architecture, Bothy, landscape, Scotland, Sutherland

The ‘Hermit’s Castle’, Achmelvich, Sutherland

On a rocky stretch of shore at Achmelvich, in the remote Assynt district on the west coast of Scotland, is a little concrete structure. Built in the early 1950s, it is known today as the Hermit’s Castle and the tale is told that having erected a shelter in the form of miniature fortress, the builder spent only one night under its roof.

Approaching the building it appears to be a toy fort, far too small to allow a grown man space to sleep. The Folly Flâneuse was very lucky with the November weather, but just imagine the scene on a dank day.

In fact locals remembered the builder as a sociable man rather than a hermit. His name was David Scott and he was apparently an architect from Norwich who loved this part of Scotland and ‘expressed a desire to build a retreat in keeping with the mood of the coast and mountains’. Scott built the curious structure as a bothy where he could spend the night after walking on the coast and sketching local scenes, and he saw the project as both a ‘practical exercise and artistic endeavour’. He carried the materials to the shore himself and furnished the interior with a stone bed, shelves for basics, and most importantly a fireplace for warmth. Scott is remembered as a frequent visitor in subsequent years.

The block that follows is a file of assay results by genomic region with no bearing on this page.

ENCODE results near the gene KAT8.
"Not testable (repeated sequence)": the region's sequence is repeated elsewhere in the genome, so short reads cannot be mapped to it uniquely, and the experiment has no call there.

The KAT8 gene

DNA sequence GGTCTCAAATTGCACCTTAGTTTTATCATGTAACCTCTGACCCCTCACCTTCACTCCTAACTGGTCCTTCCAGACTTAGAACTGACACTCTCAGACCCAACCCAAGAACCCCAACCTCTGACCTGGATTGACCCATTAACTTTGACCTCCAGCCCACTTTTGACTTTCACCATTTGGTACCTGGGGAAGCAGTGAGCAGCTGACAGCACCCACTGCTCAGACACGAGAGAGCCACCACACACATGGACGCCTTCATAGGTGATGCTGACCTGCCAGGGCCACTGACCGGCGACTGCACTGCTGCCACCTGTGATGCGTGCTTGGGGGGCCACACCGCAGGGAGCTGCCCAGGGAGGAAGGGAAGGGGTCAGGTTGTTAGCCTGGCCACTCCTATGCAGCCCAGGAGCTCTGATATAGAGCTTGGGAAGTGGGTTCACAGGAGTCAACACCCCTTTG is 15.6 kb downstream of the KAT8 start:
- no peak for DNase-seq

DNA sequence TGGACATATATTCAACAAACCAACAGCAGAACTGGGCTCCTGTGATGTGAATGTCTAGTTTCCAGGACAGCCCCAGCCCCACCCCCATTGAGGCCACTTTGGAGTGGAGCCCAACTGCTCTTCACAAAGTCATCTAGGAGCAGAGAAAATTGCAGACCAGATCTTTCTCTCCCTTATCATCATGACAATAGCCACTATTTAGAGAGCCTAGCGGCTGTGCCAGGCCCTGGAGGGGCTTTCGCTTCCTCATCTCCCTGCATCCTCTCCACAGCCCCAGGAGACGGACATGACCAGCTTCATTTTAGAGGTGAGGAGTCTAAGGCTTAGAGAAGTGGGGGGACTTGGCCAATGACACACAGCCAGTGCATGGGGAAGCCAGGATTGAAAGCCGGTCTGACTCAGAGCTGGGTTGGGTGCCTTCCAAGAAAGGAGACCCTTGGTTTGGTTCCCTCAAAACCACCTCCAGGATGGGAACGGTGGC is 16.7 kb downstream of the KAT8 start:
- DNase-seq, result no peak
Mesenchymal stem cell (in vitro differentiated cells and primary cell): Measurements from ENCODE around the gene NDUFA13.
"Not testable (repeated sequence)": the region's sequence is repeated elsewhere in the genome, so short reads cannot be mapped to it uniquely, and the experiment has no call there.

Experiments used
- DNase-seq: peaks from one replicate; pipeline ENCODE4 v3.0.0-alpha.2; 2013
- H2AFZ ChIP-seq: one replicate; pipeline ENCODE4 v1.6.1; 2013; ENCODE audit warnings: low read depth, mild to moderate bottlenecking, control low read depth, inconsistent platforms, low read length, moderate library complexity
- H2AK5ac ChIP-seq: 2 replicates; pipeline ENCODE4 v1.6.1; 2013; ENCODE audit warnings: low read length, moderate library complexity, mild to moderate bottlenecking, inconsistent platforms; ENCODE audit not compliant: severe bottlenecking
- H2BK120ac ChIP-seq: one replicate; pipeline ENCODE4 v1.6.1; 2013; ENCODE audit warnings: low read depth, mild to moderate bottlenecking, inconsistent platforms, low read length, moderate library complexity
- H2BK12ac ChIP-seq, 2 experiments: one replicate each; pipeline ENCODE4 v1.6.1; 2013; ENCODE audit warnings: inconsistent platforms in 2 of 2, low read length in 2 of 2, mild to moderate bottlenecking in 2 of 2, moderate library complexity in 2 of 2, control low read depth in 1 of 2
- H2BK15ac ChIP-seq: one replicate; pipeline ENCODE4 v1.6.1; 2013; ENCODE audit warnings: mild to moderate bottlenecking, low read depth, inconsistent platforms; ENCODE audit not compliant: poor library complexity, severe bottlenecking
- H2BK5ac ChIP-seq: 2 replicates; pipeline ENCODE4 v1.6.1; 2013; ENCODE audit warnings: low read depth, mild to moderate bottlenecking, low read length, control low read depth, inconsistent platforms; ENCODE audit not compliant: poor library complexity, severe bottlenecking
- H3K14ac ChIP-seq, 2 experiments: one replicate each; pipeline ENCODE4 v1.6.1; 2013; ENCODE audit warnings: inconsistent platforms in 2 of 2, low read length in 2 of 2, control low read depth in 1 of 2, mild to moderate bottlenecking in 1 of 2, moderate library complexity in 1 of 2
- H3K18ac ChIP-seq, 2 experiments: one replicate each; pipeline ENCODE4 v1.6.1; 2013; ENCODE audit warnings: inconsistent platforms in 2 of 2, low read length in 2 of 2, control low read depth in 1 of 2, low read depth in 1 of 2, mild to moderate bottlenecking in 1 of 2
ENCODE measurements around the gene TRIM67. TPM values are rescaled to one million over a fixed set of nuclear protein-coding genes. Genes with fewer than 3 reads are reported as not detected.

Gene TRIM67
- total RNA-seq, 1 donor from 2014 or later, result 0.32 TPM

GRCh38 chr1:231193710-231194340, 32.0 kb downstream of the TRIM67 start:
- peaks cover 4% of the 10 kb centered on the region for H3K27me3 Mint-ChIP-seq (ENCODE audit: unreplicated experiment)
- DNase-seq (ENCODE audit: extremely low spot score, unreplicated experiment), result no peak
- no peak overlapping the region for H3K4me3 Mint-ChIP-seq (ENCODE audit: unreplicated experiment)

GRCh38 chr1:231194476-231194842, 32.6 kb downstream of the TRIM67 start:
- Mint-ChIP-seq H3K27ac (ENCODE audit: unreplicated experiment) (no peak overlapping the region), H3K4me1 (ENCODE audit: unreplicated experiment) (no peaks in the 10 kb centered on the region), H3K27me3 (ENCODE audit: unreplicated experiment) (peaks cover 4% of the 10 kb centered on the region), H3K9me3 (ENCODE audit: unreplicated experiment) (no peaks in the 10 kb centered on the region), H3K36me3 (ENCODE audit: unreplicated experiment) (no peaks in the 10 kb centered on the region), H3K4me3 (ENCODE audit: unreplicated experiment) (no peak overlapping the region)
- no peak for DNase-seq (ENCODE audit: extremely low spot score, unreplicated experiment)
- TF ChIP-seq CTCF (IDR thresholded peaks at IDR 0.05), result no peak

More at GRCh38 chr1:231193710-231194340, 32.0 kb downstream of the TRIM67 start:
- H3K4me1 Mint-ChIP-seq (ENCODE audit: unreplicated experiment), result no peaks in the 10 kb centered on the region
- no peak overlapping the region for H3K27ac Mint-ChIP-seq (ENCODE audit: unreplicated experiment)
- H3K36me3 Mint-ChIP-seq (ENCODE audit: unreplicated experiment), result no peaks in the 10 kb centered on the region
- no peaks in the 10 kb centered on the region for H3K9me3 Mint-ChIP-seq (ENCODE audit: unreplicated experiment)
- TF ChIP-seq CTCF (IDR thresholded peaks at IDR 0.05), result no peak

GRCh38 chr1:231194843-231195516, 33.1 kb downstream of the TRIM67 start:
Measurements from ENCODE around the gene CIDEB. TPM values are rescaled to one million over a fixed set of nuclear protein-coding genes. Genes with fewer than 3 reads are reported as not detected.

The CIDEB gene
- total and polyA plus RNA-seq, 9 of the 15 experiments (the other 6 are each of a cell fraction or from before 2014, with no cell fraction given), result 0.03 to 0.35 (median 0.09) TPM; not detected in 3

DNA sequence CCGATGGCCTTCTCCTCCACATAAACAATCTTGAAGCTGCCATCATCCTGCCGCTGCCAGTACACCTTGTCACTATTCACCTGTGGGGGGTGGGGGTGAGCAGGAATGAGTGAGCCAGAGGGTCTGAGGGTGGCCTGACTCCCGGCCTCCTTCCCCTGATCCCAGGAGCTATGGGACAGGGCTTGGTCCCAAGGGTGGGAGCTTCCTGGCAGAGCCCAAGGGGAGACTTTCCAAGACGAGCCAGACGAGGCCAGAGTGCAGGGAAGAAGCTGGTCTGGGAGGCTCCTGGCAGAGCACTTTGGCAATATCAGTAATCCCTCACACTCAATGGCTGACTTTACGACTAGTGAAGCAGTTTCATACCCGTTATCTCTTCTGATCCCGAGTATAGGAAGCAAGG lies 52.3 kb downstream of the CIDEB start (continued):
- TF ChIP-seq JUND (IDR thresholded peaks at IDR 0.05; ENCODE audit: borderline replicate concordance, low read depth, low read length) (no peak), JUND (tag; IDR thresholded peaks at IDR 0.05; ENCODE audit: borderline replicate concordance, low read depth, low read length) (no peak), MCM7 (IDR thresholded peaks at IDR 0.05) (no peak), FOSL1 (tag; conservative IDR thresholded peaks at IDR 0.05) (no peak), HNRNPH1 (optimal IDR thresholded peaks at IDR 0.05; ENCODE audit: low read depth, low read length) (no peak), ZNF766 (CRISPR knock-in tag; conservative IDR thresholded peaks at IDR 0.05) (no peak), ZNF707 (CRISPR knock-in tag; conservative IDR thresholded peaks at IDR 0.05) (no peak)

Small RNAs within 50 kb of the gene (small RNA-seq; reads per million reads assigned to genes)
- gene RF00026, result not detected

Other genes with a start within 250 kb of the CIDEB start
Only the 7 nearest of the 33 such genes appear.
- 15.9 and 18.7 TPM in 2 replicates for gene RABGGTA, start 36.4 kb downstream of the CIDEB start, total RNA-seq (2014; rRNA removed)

The tiny interior. Squeezing in through a narrow door, which is skewed to keep out the wind, one finds a concrete bed platform, fireplace, and shelves.

Scott continued to keep in touch with villagers in the tiny hamlet of Achmelvich for some years after work took him to Norway and Greenland, but then the letters stopped and locals were left to wonder what had happened to the striking bearded figure who had become part of their community.

In the 1980s Gordon Bryan interviewed Achmelvich residents who wanted to ‘put the record straight’ as newspapers were repeating the inaccurate story that Scott only spent one night in the bothy. Bryan’s article about ‘One Man’s Castle’ was published in The Scot’s Magazine in 1986: it is an invaluable source for the true history of the curious coastal cabin, and one which the Folly Flâneuse gratefully acknowledges as her main source. Bryan ended by asking if any readers knew what became of David Scott, but there does not appear to have been any response.